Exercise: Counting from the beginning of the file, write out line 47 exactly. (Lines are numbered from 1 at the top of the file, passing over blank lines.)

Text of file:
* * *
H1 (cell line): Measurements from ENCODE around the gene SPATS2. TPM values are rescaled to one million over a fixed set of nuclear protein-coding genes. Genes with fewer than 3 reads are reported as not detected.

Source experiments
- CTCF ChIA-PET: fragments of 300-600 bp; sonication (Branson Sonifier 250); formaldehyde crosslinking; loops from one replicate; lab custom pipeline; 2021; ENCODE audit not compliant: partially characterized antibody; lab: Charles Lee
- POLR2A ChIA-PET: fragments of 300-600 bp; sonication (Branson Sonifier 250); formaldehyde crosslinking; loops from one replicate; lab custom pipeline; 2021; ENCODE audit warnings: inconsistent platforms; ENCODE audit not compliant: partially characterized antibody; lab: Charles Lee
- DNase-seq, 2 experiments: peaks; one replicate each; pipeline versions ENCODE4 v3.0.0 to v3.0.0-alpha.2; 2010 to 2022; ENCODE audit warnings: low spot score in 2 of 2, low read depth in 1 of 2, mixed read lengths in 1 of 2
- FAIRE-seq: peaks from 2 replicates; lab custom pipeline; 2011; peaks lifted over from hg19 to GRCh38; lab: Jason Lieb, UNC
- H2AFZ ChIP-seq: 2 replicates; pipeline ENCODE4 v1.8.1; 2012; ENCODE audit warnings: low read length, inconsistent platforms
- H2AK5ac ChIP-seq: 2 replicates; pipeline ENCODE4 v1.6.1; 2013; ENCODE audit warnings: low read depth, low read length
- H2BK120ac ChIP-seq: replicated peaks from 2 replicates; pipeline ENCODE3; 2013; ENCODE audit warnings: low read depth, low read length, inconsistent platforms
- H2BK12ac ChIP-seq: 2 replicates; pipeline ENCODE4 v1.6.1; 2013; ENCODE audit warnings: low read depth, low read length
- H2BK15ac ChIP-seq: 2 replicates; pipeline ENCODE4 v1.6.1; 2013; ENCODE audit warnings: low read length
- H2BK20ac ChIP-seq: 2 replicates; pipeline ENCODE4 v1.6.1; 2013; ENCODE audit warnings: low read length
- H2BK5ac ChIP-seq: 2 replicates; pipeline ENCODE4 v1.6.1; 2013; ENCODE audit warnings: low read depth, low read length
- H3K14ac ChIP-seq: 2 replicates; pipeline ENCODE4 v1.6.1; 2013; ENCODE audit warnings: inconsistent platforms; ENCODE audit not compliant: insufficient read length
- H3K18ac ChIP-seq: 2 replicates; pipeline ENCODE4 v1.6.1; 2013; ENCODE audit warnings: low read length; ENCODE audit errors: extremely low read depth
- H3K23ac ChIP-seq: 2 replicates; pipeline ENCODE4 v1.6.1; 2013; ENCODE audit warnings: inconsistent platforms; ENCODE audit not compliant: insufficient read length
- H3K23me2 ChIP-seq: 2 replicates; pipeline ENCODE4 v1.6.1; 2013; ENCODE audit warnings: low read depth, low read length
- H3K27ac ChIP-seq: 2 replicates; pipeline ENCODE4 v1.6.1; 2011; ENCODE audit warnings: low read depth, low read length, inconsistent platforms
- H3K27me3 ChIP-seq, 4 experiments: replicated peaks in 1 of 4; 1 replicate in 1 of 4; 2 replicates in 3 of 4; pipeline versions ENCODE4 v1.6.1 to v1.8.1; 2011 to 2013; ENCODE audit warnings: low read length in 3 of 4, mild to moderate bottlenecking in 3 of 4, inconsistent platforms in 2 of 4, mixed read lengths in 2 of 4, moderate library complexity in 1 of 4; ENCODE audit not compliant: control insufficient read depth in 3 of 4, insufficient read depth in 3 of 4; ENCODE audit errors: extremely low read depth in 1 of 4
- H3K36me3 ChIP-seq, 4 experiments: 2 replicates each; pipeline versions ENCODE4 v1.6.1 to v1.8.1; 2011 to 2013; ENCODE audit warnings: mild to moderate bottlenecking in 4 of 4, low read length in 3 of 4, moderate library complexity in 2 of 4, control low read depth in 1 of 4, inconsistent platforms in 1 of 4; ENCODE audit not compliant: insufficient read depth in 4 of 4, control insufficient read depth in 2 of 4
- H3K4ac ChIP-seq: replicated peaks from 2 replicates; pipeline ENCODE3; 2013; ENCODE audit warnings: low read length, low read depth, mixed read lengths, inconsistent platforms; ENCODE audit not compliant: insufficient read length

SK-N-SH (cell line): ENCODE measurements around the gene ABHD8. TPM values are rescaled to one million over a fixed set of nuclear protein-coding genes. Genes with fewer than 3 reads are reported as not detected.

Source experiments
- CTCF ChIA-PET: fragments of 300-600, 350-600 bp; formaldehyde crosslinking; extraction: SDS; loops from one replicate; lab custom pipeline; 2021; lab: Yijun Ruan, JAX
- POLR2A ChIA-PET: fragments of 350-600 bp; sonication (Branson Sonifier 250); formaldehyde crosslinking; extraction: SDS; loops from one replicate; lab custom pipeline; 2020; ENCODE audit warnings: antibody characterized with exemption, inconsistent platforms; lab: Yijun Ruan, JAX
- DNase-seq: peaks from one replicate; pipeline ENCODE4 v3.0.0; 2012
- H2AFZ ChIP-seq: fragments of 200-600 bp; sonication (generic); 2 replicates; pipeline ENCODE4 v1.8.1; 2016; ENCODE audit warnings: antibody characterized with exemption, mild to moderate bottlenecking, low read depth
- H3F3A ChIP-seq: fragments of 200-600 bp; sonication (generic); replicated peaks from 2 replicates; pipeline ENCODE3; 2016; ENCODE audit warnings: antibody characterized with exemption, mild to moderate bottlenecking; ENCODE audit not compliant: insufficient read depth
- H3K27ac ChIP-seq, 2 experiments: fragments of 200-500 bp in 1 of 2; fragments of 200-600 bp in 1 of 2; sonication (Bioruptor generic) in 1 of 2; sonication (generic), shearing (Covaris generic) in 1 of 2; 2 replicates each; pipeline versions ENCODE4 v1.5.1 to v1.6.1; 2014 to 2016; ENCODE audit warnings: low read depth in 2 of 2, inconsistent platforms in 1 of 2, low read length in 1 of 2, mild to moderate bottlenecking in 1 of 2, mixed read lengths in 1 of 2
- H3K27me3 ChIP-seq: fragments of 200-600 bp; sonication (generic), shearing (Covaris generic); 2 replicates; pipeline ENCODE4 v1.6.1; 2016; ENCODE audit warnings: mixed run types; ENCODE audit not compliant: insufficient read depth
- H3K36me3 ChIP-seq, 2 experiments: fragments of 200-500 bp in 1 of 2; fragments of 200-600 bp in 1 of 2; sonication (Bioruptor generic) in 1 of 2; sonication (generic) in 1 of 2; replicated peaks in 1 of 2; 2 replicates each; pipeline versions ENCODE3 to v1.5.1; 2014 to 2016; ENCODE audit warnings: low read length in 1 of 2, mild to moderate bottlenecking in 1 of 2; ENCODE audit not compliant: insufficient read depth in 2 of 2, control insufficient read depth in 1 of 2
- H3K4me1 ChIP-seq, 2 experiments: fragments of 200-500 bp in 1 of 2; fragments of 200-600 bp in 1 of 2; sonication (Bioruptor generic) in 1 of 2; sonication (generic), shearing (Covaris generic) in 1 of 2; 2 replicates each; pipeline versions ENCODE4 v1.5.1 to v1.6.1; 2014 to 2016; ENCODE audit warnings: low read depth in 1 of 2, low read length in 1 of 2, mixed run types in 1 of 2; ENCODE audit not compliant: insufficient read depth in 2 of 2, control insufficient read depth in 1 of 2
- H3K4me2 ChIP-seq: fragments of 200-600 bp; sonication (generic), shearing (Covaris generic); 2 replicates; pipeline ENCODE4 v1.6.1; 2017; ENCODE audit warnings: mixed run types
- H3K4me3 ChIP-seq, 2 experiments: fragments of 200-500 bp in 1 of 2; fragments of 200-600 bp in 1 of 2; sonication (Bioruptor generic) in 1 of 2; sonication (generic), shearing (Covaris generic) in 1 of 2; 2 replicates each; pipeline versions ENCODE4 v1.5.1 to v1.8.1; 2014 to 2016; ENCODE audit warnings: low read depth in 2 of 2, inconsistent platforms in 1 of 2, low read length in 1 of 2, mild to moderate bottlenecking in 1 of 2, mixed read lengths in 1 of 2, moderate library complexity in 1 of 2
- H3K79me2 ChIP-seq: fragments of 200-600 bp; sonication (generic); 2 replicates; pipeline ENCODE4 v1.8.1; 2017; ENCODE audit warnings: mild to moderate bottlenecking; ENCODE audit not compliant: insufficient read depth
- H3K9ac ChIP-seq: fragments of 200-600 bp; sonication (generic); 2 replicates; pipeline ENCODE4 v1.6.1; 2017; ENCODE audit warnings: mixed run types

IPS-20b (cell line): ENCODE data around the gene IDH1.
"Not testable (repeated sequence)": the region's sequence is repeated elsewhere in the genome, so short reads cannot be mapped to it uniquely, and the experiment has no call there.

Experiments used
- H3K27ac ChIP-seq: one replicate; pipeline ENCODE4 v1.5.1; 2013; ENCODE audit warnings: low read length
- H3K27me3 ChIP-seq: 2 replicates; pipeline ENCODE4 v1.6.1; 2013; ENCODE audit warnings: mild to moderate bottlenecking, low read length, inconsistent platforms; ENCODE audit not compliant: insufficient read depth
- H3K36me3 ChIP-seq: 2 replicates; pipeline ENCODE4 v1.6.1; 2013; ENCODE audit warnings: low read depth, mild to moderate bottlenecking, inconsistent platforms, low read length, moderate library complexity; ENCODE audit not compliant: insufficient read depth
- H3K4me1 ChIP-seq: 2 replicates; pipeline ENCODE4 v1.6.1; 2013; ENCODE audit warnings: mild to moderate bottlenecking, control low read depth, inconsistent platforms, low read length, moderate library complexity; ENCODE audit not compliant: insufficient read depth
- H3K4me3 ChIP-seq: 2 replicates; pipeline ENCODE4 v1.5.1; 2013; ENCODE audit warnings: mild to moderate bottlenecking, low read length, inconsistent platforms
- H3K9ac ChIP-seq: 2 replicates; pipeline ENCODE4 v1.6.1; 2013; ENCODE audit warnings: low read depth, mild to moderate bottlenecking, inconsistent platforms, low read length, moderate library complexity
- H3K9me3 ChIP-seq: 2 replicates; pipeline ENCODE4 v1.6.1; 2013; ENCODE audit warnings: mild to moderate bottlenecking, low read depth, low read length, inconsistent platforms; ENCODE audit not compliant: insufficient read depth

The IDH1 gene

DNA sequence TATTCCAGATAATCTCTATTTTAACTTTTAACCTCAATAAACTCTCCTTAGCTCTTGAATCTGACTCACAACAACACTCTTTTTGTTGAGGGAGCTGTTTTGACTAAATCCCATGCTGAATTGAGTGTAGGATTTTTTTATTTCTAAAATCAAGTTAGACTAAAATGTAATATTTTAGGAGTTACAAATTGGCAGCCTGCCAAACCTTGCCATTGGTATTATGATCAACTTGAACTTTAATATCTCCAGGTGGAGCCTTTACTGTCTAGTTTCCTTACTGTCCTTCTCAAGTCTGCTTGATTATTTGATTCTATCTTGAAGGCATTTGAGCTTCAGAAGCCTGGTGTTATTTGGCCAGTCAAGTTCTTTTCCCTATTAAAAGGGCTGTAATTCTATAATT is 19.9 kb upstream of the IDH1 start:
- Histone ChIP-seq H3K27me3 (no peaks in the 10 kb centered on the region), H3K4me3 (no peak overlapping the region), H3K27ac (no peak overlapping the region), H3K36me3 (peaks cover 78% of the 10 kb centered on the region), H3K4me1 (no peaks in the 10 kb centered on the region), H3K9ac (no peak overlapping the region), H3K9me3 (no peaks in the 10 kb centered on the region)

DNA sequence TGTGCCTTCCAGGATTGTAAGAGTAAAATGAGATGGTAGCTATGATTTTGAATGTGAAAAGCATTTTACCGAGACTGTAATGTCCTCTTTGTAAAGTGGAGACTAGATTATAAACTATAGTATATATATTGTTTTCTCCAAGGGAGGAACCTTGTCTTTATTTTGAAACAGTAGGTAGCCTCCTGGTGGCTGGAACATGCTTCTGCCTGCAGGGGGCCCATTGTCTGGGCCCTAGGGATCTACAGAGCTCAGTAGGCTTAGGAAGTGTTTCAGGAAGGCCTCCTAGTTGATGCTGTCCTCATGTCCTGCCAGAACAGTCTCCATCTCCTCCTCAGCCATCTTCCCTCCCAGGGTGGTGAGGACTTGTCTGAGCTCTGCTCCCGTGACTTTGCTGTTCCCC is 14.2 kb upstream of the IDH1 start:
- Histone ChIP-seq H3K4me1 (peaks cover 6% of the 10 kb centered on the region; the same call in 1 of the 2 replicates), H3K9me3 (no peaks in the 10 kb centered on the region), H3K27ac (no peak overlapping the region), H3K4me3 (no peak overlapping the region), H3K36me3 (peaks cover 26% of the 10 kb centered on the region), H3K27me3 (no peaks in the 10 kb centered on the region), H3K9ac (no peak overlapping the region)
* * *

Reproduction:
The IDH1 gene